Well the trip didn’t pan out as expected. It was rainy & foggy the whole time we were there. Driving was hell as you could barely see a few fee in front of the car, much less any of the spectacular views we’d been hoping for. At times we passed not only motorcycles, but bicycles too (don’t know why they were out there in such danger). We pitched a tent the 1st night, but the weather was bad so we drove off the parkway into a nearby town for dinner & to get Bob a sweatshirt. The next morning we visited a few overlooks, got in a few hikes and saw some nice waterfalls in the Lineville Falls area. But as we proceeded north to the next campground, the fog got thicker & thicker. The campground was so wet, we decided to keep heading north & see if things improved. They didn’t, the site distance got so bad that as we approached the Viaduct, I was too scared to drive any further, not that we be seeing anything anyway. We headed back south, but my nerves we so testy by then that I picked a fight with my hubby about the wet campgrounds and he got really annoyed with me, so we ended up cutting the trip short. I hope next time we go we get nice weather.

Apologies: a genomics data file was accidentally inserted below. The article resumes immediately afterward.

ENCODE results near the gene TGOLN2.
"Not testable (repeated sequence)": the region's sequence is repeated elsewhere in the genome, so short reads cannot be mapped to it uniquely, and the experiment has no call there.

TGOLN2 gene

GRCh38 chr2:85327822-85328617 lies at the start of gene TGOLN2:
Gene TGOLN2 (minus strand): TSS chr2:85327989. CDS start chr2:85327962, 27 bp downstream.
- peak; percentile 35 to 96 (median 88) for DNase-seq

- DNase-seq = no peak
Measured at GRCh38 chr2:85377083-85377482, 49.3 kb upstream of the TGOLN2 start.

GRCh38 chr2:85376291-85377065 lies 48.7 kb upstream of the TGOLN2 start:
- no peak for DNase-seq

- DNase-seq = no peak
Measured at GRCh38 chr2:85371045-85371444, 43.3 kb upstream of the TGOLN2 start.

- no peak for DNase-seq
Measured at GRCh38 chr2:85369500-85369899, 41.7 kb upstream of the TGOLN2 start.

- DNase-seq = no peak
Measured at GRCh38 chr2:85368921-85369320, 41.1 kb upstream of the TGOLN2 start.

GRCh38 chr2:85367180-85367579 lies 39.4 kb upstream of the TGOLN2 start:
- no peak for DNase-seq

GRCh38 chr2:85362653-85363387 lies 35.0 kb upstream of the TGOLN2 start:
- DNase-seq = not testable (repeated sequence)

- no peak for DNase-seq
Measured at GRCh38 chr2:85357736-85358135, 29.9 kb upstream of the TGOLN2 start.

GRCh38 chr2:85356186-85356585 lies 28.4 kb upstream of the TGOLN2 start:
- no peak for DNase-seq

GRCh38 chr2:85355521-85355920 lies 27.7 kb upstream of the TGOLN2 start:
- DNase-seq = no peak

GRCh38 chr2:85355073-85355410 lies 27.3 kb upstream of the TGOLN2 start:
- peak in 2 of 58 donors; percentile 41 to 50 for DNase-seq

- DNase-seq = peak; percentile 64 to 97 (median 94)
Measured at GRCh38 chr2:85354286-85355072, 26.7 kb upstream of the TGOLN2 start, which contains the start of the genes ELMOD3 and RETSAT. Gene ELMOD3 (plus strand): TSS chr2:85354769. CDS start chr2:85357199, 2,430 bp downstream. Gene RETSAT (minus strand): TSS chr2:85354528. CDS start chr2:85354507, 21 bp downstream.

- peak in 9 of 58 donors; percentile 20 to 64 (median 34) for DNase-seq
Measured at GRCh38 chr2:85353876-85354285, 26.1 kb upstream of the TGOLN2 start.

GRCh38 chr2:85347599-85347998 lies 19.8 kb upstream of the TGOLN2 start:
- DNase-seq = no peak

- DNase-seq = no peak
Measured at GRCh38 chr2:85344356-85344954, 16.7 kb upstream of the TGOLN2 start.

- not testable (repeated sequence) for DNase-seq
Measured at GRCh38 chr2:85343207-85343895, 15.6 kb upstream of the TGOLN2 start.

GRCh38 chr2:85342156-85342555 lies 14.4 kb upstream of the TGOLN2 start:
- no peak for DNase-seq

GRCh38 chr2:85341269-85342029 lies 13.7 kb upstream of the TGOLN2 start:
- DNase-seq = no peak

travel date Sept. 2009

Friday, June 24, 2011

Museum of Appalachia

While camping at various site in the eastern USA we came upon one of the best History Museums we’ve yet to visit. The Museum of Appalachia is a wonderful complex located in Clinton, TN. It features 2 large buildings, which house everything from tools to quilts to toys & musical instruments. There are also many historic log structures located on the grounds including the former cabin of Mark Twain’s family. Also there are gardens, farm animals and local folk artists to show you the ancient arts. My favorite part though was the building that housed all of the old tools and such (I think it brings back happy memories of exploring in my two grandpa’s sheds and basements)

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travel dates Sept 2001

Friday, June 17, 2011

We Love Waterfalls

One of our favorite things to see when hiking in the wilderness is waterfalls. Perhaps it’s because we live in south Florida where the only hills are interstate overpasses. We will hike all kinds of steep, rough trails to get to falling water, most times we aren’t disappointed. We could spend all day resting peacefully by the sound of rushing water.

Here are some photos from our many trips.
Marguerite Falls, Greenville, TN – Sept.2009